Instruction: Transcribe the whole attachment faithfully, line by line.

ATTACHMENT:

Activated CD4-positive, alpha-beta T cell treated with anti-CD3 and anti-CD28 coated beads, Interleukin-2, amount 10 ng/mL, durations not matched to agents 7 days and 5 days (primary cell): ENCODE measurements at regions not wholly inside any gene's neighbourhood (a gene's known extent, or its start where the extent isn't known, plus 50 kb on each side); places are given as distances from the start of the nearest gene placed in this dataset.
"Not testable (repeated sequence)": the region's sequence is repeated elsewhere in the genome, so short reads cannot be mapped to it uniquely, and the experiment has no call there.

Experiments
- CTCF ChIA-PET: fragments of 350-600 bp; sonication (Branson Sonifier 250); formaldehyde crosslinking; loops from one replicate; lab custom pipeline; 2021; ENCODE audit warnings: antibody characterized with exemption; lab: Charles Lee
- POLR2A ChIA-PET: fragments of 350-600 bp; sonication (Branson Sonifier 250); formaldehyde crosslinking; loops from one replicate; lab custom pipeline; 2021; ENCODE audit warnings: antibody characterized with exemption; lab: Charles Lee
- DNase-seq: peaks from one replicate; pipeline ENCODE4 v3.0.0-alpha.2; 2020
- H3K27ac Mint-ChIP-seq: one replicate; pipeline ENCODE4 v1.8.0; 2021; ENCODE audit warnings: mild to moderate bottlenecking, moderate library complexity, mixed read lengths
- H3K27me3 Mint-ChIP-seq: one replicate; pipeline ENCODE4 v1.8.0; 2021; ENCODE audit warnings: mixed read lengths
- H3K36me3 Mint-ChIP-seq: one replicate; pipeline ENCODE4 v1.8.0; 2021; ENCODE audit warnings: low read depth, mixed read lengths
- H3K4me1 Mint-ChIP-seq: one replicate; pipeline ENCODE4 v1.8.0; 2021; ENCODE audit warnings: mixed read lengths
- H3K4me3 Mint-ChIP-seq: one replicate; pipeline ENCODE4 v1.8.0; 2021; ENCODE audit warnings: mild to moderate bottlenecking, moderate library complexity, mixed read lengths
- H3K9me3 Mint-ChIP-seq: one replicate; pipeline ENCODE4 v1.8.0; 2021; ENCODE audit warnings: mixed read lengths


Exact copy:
Activated CD4-positive, alpha-beta T cell treated with anti-CD3 and anti-CD28 coated beads, Interleukin-2, amount 10 ng/mL, durations not matched to agents 7 days and 5 days (primary cell): ENCODE measurements at regions not wholly inside any gene's neighbourhood (a gene's known extent, or its start where the extent isn't known, plus 50 kb on each side); places are given as distances from the start of the nearest gene placed in this dataset.
"Not testable (repeated sequence)": the region's sequence is repeated elsewhere in the genome, so short reads cannot be mapped to it uniquely, and the experiment has no call there.

Experiments
- CTCF ChIA-PET: fragments of 350-600 bp; sonication (Branson Sonifier 250); formaldehyde crosslinking; loops from one replicate; lab custom pipeline; 2021; ENCODE audit warnings: antibody characterized with exemption; lab: Charles Lee
- POLR2A ChIA-PET: fragments of 350-600 bp; sonication (Branson Sonifier 250); formaldehyde crosslinking; loops from one replicate; lab custom pipeline; 2021; ENCODE audit warnings: antibody characterized with exemption; lab: Charles Lee
- DNase-seq: peaks from one replicate; pipeline ENCODE4 v3.0.0-alpha.2; 2020
- H3K27ac Mint-ChIP-seq: one replicate; pipeline ENCODE4 v1.8.0; 2021; ENCODE audit warnings: mild to moderate bottlenecking, moderate library complexity, mixed read lengths
- H3K27me3 Mint-ChIP-seq: one replicate; pipeline ENCODE4 v1.8.0; 2021; ENCODE audit warnings: mixed read lengths
- H3K36me3 Mint-ChIP-seq: one replicate; pipeline ENCODE4 v1.8.0; 2021; ENCODE audit warnings: low read depth, mixed read lengths
- H3K4me1 Mint-ChIP-seq: one replicate; pipeline ENCODE4 v1.8.0; 2021; ENCODE audit warnings: mixed read lengths
- H3K4me3 Mint-ChIP-seq: one replicate; pipeline ENCODE4 v1.8.0; 2021; ENCODE audit warnings: mild to moderate bottlenecking, moderate library complexity, mixed read lengths
- H3K9me3 Mint-ChIP-seq: one replicate; pipeline ENCODE4 v1.8.0; 2021; ENCODE audit warnings: mixed read lengths